People or Specimens? What to do with human remains in museums?
Both the academic and ethical dimensions of the treatment of human remains were at the core of discussions at a workshop conducted by the University of Namibia earlier in March. At the end it was resolved to start a public discussion on the often sensitive issue of human remains that are typically part of museum exhibitions, and that may have ended up in the museum’s possession as a result of unethical practices.
The workshop was funded by the Commonwealth Association of Museums and the International Council of Museums. it provided an opportunity to start a conversation in southern Africa to develop guidelines to rehumanise those individuals whose bodies found a place on a shelf as part of a natural history collection.
Not long before the workshop, IZIKO Museums of South Africa identified 160 remains, many collected in the then South West Africa, under circumstances described as unethical.
In a statement released after the workshop, the Museums Association of Namibia said “The collection reflects a particular focus on obtaining bodies from the San and Nama communities as in the late nineteenth and early twentieth century, it was believed that these communities would become extinct.”
“However the collection also includes a significant number of human remains from northern Namibia that were collected after Ondjala yekomba (`the famine that swept’) of 1914-1916.”
The association said European museums are also reviewing their collections and have already started returning human remains. The most prominent recent examples have been the return of fifty-five individuals from German museums to Namibia in 2011 and 2014.
Ms Veno Kauaria, the Deputy Permanent Secretary in the Ministry of Education, Arts and Culture, set the workshop’s tone by raising some important questions. “How do we decide whether human remains in our collection were obtained ethically? How do we find out whose human remains are in our museums, how old they are and how they got there? What should be the time period after which human remains can be legitimately excavated for research purposes . . . 150 years? 200 years? 1,000 years? When, if ever, might it be justified to display human remains in our museums?”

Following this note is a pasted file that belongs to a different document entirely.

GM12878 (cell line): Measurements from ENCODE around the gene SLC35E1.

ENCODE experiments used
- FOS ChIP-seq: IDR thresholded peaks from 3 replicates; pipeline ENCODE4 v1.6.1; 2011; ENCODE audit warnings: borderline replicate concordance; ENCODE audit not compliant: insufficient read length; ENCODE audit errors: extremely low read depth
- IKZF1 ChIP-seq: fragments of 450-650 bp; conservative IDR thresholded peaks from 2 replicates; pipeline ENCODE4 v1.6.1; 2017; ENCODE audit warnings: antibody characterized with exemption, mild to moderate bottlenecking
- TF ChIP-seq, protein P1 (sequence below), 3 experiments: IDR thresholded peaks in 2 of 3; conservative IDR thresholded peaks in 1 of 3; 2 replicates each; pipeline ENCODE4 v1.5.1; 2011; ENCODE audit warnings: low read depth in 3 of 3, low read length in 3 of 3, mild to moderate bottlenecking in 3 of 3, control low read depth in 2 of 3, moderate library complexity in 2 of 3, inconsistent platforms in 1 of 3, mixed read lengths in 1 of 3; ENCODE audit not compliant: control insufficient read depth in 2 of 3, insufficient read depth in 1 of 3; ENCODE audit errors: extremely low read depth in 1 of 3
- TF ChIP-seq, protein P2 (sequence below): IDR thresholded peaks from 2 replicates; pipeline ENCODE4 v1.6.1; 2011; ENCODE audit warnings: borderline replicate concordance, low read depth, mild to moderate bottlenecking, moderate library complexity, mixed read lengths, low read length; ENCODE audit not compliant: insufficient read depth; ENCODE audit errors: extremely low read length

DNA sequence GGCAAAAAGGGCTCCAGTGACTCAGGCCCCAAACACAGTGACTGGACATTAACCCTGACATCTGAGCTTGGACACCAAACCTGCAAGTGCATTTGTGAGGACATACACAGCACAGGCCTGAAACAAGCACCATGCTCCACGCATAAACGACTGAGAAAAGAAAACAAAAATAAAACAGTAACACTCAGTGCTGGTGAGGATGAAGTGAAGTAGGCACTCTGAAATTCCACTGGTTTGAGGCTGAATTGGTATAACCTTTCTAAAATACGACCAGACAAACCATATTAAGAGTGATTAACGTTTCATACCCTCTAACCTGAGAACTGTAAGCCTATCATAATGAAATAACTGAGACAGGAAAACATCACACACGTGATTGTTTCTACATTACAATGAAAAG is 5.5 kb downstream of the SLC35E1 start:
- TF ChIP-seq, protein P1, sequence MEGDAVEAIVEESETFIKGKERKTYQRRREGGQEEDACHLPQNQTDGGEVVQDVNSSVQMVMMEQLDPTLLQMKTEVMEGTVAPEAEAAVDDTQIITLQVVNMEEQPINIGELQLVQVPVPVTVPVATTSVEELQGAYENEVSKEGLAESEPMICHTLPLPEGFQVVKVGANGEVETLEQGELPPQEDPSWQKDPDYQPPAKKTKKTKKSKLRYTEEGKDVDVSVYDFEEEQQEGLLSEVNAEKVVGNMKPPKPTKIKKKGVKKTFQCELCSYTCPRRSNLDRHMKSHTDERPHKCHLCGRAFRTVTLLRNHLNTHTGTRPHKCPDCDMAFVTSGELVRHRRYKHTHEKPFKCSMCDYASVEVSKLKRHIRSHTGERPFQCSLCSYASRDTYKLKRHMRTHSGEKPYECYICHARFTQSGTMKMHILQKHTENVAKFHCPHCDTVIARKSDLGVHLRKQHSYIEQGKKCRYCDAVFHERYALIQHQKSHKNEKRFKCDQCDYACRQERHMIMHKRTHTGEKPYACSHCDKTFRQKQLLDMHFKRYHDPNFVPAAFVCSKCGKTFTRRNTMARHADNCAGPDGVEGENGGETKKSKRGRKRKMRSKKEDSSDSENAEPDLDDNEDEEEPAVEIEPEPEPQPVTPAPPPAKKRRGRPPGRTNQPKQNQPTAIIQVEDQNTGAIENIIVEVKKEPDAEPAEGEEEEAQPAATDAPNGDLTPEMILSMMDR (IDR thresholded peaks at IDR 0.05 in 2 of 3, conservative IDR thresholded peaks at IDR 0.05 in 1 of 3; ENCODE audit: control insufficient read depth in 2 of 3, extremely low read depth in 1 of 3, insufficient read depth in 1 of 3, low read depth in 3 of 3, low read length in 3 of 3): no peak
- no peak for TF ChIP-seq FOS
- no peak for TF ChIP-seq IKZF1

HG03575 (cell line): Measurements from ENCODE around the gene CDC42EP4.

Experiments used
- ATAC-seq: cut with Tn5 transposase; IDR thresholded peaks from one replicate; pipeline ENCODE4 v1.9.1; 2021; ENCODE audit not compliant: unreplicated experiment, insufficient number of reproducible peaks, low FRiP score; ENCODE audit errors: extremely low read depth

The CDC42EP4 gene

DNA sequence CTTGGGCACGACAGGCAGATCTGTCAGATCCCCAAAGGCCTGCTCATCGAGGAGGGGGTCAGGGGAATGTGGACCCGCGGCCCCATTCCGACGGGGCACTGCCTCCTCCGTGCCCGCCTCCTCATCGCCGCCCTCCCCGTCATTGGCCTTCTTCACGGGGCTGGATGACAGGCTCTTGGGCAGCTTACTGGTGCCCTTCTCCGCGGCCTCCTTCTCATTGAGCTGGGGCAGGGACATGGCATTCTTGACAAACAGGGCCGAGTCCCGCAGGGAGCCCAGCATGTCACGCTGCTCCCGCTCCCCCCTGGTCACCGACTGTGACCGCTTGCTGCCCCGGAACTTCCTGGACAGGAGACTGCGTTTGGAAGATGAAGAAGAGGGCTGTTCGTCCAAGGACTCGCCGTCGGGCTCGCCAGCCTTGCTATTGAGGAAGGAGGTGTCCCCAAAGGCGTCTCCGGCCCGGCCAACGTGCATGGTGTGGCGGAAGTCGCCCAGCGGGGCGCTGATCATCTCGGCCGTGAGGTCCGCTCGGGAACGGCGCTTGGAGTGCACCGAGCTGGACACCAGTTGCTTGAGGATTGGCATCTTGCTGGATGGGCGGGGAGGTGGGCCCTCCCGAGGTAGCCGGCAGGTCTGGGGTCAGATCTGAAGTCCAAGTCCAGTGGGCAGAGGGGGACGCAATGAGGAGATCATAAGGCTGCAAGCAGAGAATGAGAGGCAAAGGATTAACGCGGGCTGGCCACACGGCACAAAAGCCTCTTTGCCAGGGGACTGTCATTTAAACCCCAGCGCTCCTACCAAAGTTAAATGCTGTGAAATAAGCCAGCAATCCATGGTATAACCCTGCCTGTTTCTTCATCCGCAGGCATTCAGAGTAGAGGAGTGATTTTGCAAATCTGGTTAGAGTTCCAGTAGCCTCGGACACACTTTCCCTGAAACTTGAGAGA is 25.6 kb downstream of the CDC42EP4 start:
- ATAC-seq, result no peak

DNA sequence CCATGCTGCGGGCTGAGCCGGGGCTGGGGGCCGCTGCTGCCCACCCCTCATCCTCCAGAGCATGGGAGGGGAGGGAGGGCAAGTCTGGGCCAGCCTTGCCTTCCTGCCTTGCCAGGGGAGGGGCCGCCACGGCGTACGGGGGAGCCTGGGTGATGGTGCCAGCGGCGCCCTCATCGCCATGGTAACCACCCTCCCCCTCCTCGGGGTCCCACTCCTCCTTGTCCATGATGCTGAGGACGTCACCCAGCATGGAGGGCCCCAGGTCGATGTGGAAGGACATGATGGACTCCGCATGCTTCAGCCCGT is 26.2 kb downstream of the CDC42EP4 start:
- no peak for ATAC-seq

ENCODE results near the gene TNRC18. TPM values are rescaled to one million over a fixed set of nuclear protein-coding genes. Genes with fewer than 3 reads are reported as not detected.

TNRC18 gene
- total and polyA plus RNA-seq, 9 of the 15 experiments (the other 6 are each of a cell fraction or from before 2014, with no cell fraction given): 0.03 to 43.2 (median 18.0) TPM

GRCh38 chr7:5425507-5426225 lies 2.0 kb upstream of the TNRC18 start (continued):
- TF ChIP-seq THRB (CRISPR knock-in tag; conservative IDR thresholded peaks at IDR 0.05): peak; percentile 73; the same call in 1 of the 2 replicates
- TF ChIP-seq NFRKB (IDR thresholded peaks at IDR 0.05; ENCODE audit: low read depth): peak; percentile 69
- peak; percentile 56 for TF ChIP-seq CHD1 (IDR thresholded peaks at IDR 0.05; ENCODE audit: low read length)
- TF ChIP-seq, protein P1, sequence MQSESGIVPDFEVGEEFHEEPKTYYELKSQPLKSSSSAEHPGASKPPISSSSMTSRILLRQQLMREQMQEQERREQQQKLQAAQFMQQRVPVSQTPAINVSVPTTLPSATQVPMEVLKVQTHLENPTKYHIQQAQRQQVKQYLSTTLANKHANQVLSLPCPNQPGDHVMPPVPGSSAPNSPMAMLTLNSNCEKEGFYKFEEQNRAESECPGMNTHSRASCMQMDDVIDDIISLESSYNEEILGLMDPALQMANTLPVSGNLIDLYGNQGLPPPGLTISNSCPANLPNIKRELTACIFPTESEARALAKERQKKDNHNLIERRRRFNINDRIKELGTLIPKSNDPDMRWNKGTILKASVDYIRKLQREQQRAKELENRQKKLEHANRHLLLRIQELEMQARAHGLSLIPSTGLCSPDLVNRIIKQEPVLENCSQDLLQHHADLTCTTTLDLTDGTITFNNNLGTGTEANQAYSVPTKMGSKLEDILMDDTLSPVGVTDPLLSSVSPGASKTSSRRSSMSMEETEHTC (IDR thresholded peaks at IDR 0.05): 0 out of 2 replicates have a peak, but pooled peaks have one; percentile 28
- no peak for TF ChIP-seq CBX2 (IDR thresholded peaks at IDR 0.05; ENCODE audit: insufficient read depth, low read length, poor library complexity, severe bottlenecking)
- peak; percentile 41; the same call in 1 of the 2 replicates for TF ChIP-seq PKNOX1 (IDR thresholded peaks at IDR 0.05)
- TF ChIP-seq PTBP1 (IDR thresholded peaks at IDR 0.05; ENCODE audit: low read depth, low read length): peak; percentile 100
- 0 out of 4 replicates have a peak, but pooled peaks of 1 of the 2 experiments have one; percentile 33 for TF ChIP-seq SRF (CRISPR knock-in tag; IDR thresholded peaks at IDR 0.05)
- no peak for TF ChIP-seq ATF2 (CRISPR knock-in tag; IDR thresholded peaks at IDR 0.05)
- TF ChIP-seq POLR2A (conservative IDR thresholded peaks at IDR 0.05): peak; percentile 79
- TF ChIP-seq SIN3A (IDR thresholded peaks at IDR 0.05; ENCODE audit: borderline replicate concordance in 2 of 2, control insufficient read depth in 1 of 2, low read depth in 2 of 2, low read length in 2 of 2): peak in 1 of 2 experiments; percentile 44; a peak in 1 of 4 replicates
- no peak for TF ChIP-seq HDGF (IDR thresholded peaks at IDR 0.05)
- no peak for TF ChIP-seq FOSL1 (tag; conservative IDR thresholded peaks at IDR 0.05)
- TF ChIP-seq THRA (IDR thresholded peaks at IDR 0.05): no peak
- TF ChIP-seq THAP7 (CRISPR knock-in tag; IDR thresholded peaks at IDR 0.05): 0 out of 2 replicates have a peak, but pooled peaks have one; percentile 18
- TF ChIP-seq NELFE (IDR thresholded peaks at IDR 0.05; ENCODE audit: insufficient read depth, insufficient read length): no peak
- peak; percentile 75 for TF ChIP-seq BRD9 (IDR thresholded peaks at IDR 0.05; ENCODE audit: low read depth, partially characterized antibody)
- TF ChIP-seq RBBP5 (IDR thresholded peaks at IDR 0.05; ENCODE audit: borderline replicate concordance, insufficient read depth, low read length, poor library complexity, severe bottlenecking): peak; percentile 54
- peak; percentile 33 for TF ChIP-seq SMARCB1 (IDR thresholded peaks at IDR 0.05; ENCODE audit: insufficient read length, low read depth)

Keynote speaker, Dr Rudo Sithole, the Secretary General of the African Council of Museums said it would be useful if museums in Africa could collaborate to develop appropriate guidelines to deal with the issue.
A Canadian academic, Ms Page Linner, who is currently doing an internship at the Museums Association of Namibia, has put together a mobile exhibition which will serve as an educational tool for UNAM, together with a dedicated website where the project results are posted.
Caption: The inter-museum delegates who attended a recent workshop in Windhoek where the issues around human remains in museum collections were discussed. The workshop was part of a project to establish guidelines for handling human remains.